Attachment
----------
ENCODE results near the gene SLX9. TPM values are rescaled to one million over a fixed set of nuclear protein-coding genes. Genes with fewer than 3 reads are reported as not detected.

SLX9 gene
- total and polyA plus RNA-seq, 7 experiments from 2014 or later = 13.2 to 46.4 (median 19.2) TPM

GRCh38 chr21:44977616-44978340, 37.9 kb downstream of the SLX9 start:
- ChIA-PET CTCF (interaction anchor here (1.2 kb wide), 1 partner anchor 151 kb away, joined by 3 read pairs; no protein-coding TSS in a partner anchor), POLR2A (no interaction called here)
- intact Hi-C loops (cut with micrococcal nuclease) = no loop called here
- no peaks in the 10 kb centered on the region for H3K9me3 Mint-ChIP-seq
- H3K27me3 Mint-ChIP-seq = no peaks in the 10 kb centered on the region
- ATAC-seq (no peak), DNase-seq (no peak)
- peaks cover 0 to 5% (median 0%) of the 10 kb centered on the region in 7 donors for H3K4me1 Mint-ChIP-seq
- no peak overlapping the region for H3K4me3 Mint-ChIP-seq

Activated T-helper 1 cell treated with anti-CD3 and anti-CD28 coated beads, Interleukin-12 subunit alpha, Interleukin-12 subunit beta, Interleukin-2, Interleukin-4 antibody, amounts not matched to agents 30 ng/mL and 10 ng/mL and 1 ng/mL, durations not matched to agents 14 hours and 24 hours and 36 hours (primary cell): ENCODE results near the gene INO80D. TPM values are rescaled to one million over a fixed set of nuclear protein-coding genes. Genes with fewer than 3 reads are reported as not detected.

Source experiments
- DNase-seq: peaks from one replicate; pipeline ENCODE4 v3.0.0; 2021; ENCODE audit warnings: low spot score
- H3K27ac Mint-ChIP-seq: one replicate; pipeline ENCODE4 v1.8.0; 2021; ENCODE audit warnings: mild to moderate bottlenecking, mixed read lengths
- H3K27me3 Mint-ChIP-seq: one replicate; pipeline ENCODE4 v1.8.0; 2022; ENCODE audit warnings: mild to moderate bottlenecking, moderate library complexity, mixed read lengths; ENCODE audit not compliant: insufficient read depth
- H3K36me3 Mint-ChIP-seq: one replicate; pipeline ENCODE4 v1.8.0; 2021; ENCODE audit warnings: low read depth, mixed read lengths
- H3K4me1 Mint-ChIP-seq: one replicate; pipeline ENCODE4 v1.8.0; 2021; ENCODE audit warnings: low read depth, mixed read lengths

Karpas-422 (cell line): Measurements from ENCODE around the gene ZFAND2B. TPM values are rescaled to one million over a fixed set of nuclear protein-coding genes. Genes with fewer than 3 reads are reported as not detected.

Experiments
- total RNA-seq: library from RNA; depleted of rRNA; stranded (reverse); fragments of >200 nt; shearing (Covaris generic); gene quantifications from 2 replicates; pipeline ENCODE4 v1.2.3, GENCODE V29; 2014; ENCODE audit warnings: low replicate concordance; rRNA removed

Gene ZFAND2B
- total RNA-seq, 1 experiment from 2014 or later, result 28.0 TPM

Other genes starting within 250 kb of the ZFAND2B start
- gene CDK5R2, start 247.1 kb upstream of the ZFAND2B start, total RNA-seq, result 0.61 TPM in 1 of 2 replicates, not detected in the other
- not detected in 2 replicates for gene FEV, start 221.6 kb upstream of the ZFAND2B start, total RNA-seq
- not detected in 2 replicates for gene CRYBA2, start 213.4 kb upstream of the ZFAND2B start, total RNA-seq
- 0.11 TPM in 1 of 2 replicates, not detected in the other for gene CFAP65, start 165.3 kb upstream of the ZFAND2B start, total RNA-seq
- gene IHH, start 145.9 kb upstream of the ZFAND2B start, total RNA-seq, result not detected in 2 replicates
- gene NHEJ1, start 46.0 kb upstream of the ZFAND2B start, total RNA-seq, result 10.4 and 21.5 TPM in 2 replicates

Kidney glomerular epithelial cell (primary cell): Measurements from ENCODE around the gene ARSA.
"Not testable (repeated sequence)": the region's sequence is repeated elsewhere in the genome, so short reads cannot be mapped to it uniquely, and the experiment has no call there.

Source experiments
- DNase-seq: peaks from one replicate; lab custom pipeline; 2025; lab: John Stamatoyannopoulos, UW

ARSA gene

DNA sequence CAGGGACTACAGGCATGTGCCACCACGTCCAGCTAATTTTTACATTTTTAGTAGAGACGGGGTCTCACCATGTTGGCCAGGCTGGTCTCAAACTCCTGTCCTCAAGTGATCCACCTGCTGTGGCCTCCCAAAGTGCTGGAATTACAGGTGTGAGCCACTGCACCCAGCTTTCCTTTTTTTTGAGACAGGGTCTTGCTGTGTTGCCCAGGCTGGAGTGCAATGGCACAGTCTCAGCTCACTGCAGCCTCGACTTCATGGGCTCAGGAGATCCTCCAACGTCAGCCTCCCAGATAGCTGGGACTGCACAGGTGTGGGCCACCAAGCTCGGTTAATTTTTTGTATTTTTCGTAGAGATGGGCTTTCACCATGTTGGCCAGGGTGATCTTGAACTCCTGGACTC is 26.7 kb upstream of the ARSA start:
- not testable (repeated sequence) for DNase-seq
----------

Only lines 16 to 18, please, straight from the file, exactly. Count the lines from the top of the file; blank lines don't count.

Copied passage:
- H3K27me3 Mint-ChIP-seq: one replicate; pipeline ENCODE4 v1.8.0; 2022; ENCODE audit warnings: mild to moderate bottlenecking, moderate library complexity, mixed read lengths; ENCODE audit not compliant: insufficient read depth
- H3K36me3 Mint-ChIP-seq: one replicate; pipeline ENCODE4 v1.8.0; 2021; ENCODE audit warnings: low read depth, mixed read lengths
- H3K4me1 Mint-ChIP-seq: one replicate; pipeline ENCODE4 v1.8.0; 2021; ENCODE audit warnings: low read depth, mixed read lengths